He says business is booming. “Even through COVID, we didn’t suffer any loss in business at all. We were very, very busy all the way through and we have a very good order book.” Customers need deep pockets. Their older seats sell for between £150,000 and £300,000.
At Martin Baker, “our biggest customer is the US, without a shadow of a doubt,” Gaunt says. Yet it does have some more controversial ‘end-users’.
Many of its ejector seats are fitted in the Tornado and Typhoon fighter jets that Saudi Arabia’s air force has used to bombard Yemen since 2015, creating the world’s worst humanitarian crisis with surgical strikes on food supplies and medical facilities.
Gaunt is proud that two Saudi Tornado pilots recently made a safe ejection from the company’s seats, but tries to put some distance between Martin Baker and the final user. “We sell to BAE Systems who provide it [to Saudi]. So they then determine the end user.”
BAE Systems is Britain’s largest arms company, and has profited more than almost anyone else from the war in Yemen, selling £18bn to Riyadh during the conflict. Their pavilion at DSEI, which flows with red wine, is so vast they arrived an extra week earlier than everyone else to set up. One of their Typhoons is parked outside the entrance to ExCel.
From Yemen to Ukraine
BAE suffered severe pressure during the Yemen war, with CAAT repeatedly taking them to court over their Saudi sales. Brigadier John Deverell, a former British defence attaché to Saudi Arabia and Yemen, even compared BAE’s business to the slave trade.
In 2020, after airstrikes killed Yemeni children, he told us: “If I were a board member or a major shareholder in BAE Systems, I’d be asking what is being done to diversify away from reliance on Saudi revenue? This is not reputationally sustainable.”
Fortunately for BAE, world events have allowed them to remake their image. The war in Yemen has abated after an unexpected Chinese-brokered ceasefire. And closer to home, Russia’s invasion of Ukraine has seen BAE sell weapons to counter Vladimir Putin’s war crimes (many of which mirror what Saudi jets did in Yemen).
Their M777 155mm Howitzer, a vast artillery gun, dominates the other entrance to ExCel. It’s used mostly by the US marine corps, which shipped at least 90 to Ukraine. Business with Kyiv is booming so much that BAE is now opening an office in the country. Their share price has doubled since last year.
One of their most well-known products, the Challenger 2 tank, is not on display at DSEI, despite Rishi Sunak donating 14 to Kyiv from British army stocks. It has attracted some controversy for being equipped with depleted uranium (DU) ammunition, which Iraqi doctors blame for causing birth defects and cancer after the US and UK fired it in both Gulf Wars.
Wandering around their stand, we find an interesting looking shell. It’s the XM1155 Scalpel, which has double the range of current precision guided munitions. A BAE salesman is proud of their creation, but is coy about some details. “It’s not made from DU, but I can’t say what metal it does use.”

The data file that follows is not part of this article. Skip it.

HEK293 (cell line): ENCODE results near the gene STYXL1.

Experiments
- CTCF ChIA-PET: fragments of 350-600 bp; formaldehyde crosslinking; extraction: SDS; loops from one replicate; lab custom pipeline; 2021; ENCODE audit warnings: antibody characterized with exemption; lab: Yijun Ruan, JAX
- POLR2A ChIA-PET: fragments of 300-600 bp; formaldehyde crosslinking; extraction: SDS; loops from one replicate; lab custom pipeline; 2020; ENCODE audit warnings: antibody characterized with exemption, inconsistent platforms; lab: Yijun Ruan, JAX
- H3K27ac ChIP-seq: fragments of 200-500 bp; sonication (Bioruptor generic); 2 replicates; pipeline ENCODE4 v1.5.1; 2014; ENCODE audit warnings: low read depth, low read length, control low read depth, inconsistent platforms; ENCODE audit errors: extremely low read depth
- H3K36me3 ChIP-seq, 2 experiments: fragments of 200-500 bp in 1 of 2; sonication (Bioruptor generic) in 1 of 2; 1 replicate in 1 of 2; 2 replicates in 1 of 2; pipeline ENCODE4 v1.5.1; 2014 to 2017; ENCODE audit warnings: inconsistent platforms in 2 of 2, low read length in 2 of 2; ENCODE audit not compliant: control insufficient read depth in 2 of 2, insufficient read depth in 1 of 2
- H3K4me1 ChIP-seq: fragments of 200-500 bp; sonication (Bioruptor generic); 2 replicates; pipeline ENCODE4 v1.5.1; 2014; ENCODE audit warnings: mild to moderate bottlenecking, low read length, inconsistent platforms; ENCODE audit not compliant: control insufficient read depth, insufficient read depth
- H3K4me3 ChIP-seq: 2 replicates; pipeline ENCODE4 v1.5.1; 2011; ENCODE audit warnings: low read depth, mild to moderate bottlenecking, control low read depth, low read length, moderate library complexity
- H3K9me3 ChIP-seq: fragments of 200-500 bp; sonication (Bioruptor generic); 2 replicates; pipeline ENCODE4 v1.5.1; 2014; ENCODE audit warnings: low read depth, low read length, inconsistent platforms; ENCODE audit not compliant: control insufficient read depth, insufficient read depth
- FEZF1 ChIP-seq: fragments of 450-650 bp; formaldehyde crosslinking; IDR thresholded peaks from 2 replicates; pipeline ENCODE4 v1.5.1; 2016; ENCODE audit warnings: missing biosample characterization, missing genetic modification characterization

A burning question
The company has extremely close ties with the British government, which has invited high-level delegations from Saudi Arabia to attend DSEI. So when we see armed forces minister James Heappey strolling through the ExCel centre, a burning question arises.
“Why does the UK sell so many weapons to dictatorships like Saudi Arabia? How do you justify that?”, we ask him. He responds by suggesting we arrange an interview through his department’s press office, who would almost certainly stonewall us.
“You’re the democratically elected minister,” we push back. “Are you aware that Saudi Arabia has sentenced someone to death for a tweet? How do you feel about selling weapons to a regime that does that?”
Heappey walks on, ignoring our question. Yet DSEI’s official spokesman, retired British army general Roddy Porter, is more accommodating. “Whether regimes are bad or not is a matter of perspective, and a matter of where you stand on a particular argument,” he reasons, dabbling in moral relativism.
“But essentially the delegations are invited by the British government and we have no say in how that happens. That’s the law.” Although Porter seems relaxed about rubbing shoulders with a regime that dismembered a journalist, he is more committed to press freedoms in the UK.
“Are you aware that Saudi Arabia has sentenced someone to death for a tweet?”
“In previous years, you may not have got accredited to come to the exhibition,” he confesses. “We took a different line about two or three DSEIs ago. In that credible journalists, irrespective of their editorial line, ought to be enabled to come into the exhibition.”
It’s the third time we’ve interviewed Porter at DSEI, and the discussions are increasingly profound. He rejects President Eisenhower’s famous warning that the military industrial complex would spark wars as “too cynical”. Having served in Northern Ireland, the first Gulf War and three tours of Bosnia, he has a particular view of human nature that for him justifies the international arms trade.
“I was a soldier for 31 years. I’ve seen people die. My friends have died, and I’ve been in the vicinity of some pretty horrible events. I think much of what I’ve seen has driven me to the conclusion that defence is important for the nation and defence is important for our allies and our friends, because some of the evil I’ve seen, I wouldn’t want to go any further than it’s gone.”
For him, DSEI promotes the bombs and the bullets needed for “pushing back on wickedness”. Porter posits: “It’s regrettable, but it’s a necessity given the nature of our fallen world and the nature of the human heart”. Ukraine’s leaders may agree with Porter. Those who were on the receiving end of BAE’s missiles in Yemen almost certainly would not.